A Salary Dump

The Yankees have traded Chase Headley and Bryan Mitchell to San Diego for Jabari Blash. Blash is a big righty outfielder who is 27 and has an astounding 100 strikeouts in 265 big league at bats. I would be shocked if he stayed on the Yankees roster for any length of time.

This trade is clearly about getting out from the remaining year on Headley’s contract and freeing up $13-million. What’s really interesting about it is that it signals another move is coming. Before this trade, the Yankees probably had about $14-million in room under the luxury tax threshold. They’ve now doubled that. I bet we find out why they did that fairly soon.

Marvin Miller Screwed Again

MLB just announced that Allan Trammel and Jack Morris are going into the Hall of Fame. That’s great and rights an injustice, but I can’t understand how Marvin Miller was snubbed again.

Two of the worst commissioners in the game, Bud Selig and Bowie Kuhn are in the HOF. Racists are in the HOF. Steroid users are in the HOF. But the guy who created the modern salary system isn’t. That’s a joke.

At this point the only way Miller gets in is if a player forces the issue. Imagine how quickly Miller would be in if someone like Mariano Rivera refused to participate in the induction ceremonies because Miller wasn’t a member of the Club.

I don’t think any player will ever take that stand and that’s too bad. Miller has to be in the Hall of Fame, or it is simply an exercise in favoritism.

Can a Trade be Good and Dumb?

Adding Giancarlo Stanton to the Yankees for Starlin Castro and two guys a long ways away from the majors is an insult to baseball. It is ridiculous that the Yankees gave up so little for the reigning MVP and MLB should be ashamed for allowing the new ownership in Miami buy a team that they clearly couldn’t afford. The Marlins have esssnetially given away the face of their franchise for the salary relief it provides them. If the fans of Miami never attend another Marlins game, no one should blame them. No one should ever dare to criticize those fans for whatever support they give in the future. They have been completely betrayed by their ownership.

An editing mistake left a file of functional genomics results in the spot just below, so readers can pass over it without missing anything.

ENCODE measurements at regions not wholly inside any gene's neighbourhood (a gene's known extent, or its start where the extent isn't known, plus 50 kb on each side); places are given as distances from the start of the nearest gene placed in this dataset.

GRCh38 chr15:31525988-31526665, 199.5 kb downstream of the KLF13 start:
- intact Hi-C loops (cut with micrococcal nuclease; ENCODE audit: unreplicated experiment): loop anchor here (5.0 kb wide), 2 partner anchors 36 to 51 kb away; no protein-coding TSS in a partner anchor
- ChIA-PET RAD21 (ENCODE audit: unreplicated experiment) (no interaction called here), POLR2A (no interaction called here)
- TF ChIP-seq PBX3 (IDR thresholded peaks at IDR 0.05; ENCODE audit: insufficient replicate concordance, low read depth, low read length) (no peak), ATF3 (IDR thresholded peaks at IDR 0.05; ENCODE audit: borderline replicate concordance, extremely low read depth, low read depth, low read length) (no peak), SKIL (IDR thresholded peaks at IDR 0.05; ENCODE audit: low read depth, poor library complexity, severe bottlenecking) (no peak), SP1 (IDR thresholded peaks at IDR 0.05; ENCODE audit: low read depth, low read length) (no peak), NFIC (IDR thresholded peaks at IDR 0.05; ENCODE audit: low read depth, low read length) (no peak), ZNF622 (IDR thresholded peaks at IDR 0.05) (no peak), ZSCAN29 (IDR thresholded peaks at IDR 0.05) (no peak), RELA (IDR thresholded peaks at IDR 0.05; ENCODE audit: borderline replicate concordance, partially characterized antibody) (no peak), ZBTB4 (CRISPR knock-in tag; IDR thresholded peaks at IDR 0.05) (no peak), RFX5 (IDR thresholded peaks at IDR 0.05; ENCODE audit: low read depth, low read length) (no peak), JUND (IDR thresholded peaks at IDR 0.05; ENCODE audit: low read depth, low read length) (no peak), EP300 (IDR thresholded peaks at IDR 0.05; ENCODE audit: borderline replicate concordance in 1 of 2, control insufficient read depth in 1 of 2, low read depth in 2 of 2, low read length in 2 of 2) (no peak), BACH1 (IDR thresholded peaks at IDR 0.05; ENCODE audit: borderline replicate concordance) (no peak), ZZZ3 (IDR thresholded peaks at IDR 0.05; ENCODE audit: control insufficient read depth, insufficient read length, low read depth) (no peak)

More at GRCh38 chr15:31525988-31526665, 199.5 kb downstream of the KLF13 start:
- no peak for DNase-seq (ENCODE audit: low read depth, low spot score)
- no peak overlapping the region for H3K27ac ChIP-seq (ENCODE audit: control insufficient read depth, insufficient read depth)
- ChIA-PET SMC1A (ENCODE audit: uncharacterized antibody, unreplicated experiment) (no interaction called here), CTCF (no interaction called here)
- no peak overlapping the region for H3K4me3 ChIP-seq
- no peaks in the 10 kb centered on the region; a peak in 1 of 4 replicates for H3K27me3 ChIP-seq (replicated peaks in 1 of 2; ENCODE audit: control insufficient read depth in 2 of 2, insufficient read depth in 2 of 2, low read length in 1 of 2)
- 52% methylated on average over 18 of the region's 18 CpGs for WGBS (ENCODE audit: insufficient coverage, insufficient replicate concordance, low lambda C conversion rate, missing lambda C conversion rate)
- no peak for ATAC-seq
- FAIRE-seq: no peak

But while this is an absolute steal talent-wise for the Yankees, it’s not necessarily a smart deal. Here are my three concerns.

1- Can Stanton handle New York? This is the biggest mystery to me in this trade. He grew up in the LA area, so he has seen big media markets up close, but playing in Miami and playing in NY is night and day.

2- Who is in right? Judge is a better outfielder according to advanced stats, so he should stay. Does that mean Stanton is left? And if so, what happens to Gardner?

3-Does this mean financial restraints are done? The amazing thing is that thanks to the way the luxury tax is calculated, this only adds $13.5-million to the payroll for next year meaning they can still easily go below the $197-million threshold. But, it is a ten-year commitment for big money. The Yankees simply can’t go back to that model with multiple players. This contract they can absolutely handle, but it can’t become the norm.

I suspect Brian Cashman looked at it this way. This trade allows him to do two huge things.

1- Add a major name who will sell tickets at a much lower price than someone like Bryce Harper will cost next offseason.

2- Clear a path for their top prospect to hit his way onto the team Opening Day.

We can’t discount either one of those. The Yankees charge premium prices for their seats and they need stars to fill them. Judge looks like one, so does Sanchez, but Stanton already is one. That’s a business consideration you have to factor into this.

Now Gleybar Torres has a clear path to the bigs, but the Yankees also have other choices in Torreyes and Wade starting there if he isn’t ready yet. It also makes me think that the Yankees really like Andujar as his path to third base just became very clear.

So I get their thinking and I see the value, I just don’t agree with the move. I know it’s a steal, but it’s unecessary. We also don’t know if Stanton is ready to handle New York and it is a huge financial commitment to make. Just because something is a bargain doesn’t mean you have to buy it.

Stanton?

The Yankees and Marlins have apparently agreed on a trade for Giancarlo Stanton. Details are scarce, but it is being reported that Starlin Castro and “low level” prospects will be going back to Miami.

It’s hard to evaluate a trade when you don’t know all the pieces involved, so I won’t attempt to. But there are a few things we can say generally.

1- This trade clearly doesn’t need address a problem. The Yankees already had major righty power in their lineup. They also had a pretty good rightfielder. And I’m not sure that Stanton will automatically waive his no-trade clause when the Yankees can’t play him in right every game.

2- No matter what the final package ends up being, this will be compared to the A-Rod trade. It is worth remembering two things about that trade. Before he opted out, A-Rod was exactly as advertised a killer on the field. The Yankees have no regrets about the first four years of that deal, the mistake was chasing him after he opted out. Stanton can opt out after 2020.